Neither does the other evidence Relator relies on sufficiently establish that there is no triable issue. First, Relator points to the deposition of Jennifer Solgonick, an employee of Defendant. However, parts of her deposition call into question the probative value of her testimony. For example, Relator argues that Solgonick testified that Defendant relabeled astragalus as licorice root, but she had actually stated that she could not verify this, or what the warehouse received in that shipment. Rel.'s MSJ, Ex. C, Solgonick Dep., 30:2-33:1, ECF No. 67-6; SGDF ¶¶ 27-33. Additionally, Relator points to the deposition of Christopher Oesterheld ("Oesterheld"), another employee of Defendant. See Rel.'s MSJ, Ex. B, Oeasterheld Dep., ECF No. 67-5. In the portion Relator specifically cites to, Oesterheld was asked whether Defendant ever notified its customs brokers of a mistake on an import label to correct it, and he answered that he does not have any knowledge of that happening. Id. at 39:14-21. This portion on its own, however, does not tend to prove or disprove that Defendant knowingly mislabeled its imports in the first place. Relator does not provide any information as to Oesterheld's position with Defendant and whether he would be privy to such knowledge.
In sum, Relator has not provided sufficient evidence showing that there is no genuine dispute that Defendant knowingly mislabeled its shipments to pay lower duties to CBP. United States ex rel. Anderson v. Northern Telecom, 52 F.3d 810, 815 (9th Cir. 1995) ("For a qui tam action to survive summary judgment, the relator must produce sufficient evidence to support an inference of knowing fraud."). If Relator does have such evidence, he has failed to point it out to the Court and instead relies on his own generalized statements and speculations. Both parties dispute Defendant's knowledge and intentions, and Relator has not provided evidence refuting Defendant's argument that the only relabeling that occurred was due to mistake, damage, or client request. See U.S. ex rel. Hopper v. Anton, 91 F.3d 1261, 1267 (9th Cir. 1996) ("Innocent mistakes, mere negligent misrepresentations and differences in interpretations are not false certifications under the [FCA]."). What this case appears to boil down to is a question of credibility between Relator's testimony, and Defendant's various witnesses such as Chen—determinations to be made by the jury and not the Court on summary judgment. Soremekun v. Thrifty Payless, Inc., 509 F.3d 978, 984 (9th Cir. 2007) ("In judging evidence at the summary judgment stage, the court does not make credibility determinations or weigh conflicting evidence."). Thus, a triable issue exists as to whether Defendant knowingly imported goods with false labels, and as such, the Court will not reach the issue of materiality. Accordingly, the Court DENIES Relator's Motion for Partial Summary Judgment. /// /// /// /// /// /// /// /// /// /// ///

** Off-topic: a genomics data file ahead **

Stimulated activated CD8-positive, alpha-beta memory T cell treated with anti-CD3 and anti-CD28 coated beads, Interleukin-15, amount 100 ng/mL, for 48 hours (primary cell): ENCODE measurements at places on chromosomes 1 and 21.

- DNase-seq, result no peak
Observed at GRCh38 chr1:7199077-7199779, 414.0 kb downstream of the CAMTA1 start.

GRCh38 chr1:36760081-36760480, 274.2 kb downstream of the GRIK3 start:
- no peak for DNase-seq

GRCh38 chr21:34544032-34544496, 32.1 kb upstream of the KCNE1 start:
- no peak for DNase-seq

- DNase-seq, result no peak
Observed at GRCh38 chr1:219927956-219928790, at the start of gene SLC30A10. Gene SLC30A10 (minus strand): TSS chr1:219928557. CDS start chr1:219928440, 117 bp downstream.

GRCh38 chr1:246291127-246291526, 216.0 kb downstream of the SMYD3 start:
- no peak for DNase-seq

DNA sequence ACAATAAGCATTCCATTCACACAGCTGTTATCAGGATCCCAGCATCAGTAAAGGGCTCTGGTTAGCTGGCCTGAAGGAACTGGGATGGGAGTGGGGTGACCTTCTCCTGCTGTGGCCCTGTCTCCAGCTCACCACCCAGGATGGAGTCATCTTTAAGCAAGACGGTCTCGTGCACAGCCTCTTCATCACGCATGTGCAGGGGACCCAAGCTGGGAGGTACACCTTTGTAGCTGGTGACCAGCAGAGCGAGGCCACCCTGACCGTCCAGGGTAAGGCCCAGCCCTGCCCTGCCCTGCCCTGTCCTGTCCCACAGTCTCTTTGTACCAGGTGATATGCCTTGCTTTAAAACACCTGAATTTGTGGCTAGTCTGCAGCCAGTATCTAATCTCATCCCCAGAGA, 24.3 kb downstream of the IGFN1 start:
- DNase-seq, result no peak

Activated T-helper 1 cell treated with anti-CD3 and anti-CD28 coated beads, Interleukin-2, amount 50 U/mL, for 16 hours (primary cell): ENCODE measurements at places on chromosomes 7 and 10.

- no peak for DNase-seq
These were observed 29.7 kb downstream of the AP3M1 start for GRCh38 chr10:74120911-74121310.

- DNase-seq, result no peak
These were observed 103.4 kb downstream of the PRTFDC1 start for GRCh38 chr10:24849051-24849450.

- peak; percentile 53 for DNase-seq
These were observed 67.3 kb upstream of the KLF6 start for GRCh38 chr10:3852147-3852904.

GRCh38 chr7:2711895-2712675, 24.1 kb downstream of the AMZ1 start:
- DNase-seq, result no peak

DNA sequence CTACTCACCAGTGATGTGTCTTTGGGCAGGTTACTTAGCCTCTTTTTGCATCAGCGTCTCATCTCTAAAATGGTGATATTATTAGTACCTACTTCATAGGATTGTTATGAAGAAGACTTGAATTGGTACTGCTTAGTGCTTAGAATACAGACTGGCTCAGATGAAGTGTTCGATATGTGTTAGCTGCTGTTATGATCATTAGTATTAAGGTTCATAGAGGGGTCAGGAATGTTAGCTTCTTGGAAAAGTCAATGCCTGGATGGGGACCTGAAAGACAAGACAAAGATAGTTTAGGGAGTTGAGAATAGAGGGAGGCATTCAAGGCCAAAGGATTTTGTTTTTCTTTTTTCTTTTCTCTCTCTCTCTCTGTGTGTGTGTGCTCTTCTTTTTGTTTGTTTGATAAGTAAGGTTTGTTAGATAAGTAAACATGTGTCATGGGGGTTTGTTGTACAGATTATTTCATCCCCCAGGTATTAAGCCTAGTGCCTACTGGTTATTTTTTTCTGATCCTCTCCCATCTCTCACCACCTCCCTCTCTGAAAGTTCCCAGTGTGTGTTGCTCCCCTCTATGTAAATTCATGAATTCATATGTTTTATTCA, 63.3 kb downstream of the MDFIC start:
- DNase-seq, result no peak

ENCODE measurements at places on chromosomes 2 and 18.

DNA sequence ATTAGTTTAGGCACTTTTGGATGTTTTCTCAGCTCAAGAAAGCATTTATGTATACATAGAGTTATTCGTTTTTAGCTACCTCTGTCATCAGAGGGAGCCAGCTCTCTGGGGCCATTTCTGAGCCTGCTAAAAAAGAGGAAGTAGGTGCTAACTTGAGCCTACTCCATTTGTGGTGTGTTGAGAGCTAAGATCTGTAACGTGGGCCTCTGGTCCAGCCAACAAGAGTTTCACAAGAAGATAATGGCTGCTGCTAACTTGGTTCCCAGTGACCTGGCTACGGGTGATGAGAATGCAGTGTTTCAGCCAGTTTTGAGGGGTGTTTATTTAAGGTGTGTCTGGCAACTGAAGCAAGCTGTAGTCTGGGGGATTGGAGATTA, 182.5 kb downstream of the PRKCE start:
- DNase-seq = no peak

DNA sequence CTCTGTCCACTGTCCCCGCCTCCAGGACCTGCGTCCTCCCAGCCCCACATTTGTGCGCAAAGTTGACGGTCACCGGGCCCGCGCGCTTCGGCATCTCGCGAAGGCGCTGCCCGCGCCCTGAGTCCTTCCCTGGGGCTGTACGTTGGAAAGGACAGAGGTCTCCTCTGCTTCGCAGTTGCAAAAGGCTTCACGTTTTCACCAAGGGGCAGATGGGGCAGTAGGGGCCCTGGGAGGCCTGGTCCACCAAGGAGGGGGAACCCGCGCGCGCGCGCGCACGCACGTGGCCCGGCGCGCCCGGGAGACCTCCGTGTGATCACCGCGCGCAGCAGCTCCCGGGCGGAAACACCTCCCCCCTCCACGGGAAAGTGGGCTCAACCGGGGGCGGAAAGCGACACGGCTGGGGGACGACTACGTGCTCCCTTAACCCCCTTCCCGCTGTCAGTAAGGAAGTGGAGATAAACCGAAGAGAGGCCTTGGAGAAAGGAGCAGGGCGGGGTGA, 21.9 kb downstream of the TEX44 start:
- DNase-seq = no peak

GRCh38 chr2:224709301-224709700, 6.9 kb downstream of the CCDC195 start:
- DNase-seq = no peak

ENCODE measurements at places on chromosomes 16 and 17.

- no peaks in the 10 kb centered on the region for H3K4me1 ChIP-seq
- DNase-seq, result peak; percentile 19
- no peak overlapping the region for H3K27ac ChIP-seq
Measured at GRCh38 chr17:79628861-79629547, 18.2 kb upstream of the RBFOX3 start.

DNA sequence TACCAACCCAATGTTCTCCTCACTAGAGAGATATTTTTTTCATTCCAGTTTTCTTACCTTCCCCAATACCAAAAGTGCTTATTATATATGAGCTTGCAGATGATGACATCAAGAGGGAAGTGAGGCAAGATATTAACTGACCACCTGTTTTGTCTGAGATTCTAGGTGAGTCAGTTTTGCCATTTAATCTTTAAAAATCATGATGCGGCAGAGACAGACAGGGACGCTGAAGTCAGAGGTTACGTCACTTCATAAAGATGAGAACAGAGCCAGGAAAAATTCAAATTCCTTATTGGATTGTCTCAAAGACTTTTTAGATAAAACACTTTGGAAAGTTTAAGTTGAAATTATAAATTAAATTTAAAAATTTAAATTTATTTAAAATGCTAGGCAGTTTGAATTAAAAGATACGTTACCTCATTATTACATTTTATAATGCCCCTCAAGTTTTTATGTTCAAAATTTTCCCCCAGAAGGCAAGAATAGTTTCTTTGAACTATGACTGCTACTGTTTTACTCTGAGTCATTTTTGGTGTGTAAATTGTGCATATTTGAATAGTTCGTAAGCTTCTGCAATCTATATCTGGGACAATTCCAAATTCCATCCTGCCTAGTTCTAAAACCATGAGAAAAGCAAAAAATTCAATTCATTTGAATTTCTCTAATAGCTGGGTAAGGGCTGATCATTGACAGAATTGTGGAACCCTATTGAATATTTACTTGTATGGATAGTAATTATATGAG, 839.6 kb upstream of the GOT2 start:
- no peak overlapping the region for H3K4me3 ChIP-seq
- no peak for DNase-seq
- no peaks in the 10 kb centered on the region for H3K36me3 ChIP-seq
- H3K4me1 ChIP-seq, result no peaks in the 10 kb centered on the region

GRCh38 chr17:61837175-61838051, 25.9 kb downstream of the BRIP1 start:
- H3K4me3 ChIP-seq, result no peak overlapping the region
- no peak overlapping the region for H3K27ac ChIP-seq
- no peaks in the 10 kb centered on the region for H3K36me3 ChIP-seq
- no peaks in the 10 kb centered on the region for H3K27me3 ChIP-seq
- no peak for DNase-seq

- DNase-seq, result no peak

Based on the foregoing, the Court: (1) DENIES Relator's Application to File FAC ; (2) DENIES as MOOT Defendant's Motion for Judgment on the Pleadings ; and (3) DENIES Relator's Motion for Partial Summary Judgment .
IT IS SO ORDERED.
DATED: June 10, 2019
s/ RONALD S.W. LEW
HONORABLE RONALD S.W. LEW
Senior U.S. District Judge